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Preview: VIA VN1000 And Nano DC Platform: An IGP With Game?

We have to admit that we were a little curious about VIA’s re-asserted interest in entry-level gaming from an IGP. After all, it had been a while since we'd tested anything from S3. But our skepticism proved justified when we threw a few of the games in our benchmark suite at it. As the IGP stands right now, many modern games won't hit playable frame rates, even dialed down to the lowest possible quality/detail settings. Could the Chrome IGP be a viable solution in the most entry-level games? Perhaps. There remains driver work to be done before any sort of 3D is ready for prime time, though.

The greater problem (and this is something even Intel will face with its upcoming Sandy Bridge design) is that games evolve at a rate that IGP technology simply can’t match, so that even this latest attempt comes up short. Putting this in historical perspective, the Chrome 520 IGP is probably more powerful than a TNT2, so entry-level gaming could simply be a matter of using older games.

Of course, gaming is not what low-energy platforms are designed to do, and the Nano DC does low-energy tasks like media playback and light-duty office work very well. It even outpaces Intel's Atom clock-for-clock, even when the Atom is complemented by Nvidia's Next-Generation ION platform.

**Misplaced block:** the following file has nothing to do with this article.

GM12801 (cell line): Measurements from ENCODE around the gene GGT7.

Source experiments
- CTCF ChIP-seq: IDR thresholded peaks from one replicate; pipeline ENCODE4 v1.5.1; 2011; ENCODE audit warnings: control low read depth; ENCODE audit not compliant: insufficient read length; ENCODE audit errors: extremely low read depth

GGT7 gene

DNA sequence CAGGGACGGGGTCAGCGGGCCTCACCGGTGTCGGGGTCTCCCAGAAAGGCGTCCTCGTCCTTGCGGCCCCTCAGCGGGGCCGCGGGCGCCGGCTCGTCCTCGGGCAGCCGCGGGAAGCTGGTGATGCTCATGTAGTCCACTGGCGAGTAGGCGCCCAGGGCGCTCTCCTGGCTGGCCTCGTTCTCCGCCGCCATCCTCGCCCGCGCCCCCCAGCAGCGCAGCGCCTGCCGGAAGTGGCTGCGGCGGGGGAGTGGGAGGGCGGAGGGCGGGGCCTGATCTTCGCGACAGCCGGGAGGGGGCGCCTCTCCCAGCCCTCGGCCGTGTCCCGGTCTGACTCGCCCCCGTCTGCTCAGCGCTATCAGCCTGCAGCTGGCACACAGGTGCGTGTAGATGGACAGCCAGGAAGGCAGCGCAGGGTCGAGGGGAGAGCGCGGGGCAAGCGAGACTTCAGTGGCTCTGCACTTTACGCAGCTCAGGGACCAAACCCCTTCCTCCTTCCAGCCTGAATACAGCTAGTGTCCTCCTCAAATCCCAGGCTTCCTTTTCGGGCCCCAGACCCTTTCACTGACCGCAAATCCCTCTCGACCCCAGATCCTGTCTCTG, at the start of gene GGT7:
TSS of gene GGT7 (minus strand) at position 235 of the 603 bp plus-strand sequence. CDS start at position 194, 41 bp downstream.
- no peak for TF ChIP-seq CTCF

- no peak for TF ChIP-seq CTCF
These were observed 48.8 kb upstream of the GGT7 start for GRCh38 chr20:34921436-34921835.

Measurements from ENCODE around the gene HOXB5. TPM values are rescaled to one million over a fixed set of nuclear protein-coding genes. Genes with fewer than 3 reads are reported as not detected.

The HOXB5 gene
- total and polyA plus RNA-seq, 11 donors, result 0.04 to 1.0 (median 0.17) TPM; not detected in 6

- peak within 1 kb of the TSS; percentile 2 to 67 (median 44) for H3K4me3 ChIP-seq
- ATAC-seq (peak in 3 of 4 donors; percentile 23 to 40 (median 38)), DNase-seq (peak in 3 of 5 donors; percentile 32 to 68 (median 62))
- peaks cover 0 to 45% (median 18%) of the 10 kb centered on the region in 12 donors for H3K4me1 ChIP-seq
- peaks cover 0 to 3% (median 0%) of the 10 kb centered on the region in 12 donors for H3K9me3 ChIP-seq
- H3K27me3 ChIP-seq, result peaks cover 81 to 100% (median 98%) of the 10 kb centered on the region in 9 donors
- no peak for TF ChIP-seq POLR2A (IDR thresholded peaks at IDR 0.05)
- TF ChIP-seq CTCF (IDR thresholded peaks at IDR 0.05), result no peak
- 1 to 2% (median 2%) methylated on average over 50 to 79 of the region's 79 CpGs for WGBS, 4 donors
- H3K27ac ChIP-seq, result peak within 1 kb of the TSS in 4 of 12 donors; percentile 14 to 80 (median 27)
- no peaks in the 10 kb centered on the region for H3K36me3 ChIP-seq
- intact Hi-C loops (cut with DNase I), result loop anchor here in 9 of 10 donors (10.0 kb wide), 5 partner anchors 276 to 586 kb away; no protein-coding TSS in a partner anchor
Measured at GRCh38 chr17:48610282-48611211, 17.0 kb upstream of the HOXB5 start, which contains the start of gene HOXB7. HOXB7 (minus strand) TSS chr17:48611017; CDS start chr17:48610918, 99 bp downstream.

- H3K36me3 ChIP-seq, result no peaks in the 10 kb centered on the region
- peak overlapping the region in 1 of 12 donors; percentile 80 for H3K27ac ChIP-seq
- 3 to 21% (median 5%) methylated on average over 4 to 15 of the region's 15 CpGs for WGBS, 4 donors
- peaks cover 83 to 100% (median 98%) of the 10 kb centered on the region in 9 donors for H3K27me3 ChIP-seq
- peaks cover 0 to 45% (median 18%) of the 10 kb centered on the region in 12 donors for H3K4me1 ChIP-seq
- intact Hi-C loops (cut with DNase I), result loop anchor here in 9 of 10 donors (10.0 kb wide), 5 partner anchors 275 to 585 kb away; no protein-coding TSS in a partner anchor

Thus, what we have in the Nano DC is a high-performance, low-power platform that, like all low-power platforms, can't really compete with mainstream desktop parts, as much as VIA would probably like it to. Nevertheless, it's much more likely that the even-more-miserly production version of this platform will make a strong showing in media-oriented PCs and netbooks in the coming months.

Perhaps the real question for VIA is: when, exactly, might this platform be ready for prime time? The company announced its VN1000 chipset nearly one year ago. It's still waiting for a process shrink. And then it needs to announce design wins. This would have been a killer little platform back when it was announced (before ION 2 and before Core i3). A year later, we're still impressed with that the solution can do. Now we just need to button it up, polish the software, and make this platform available.

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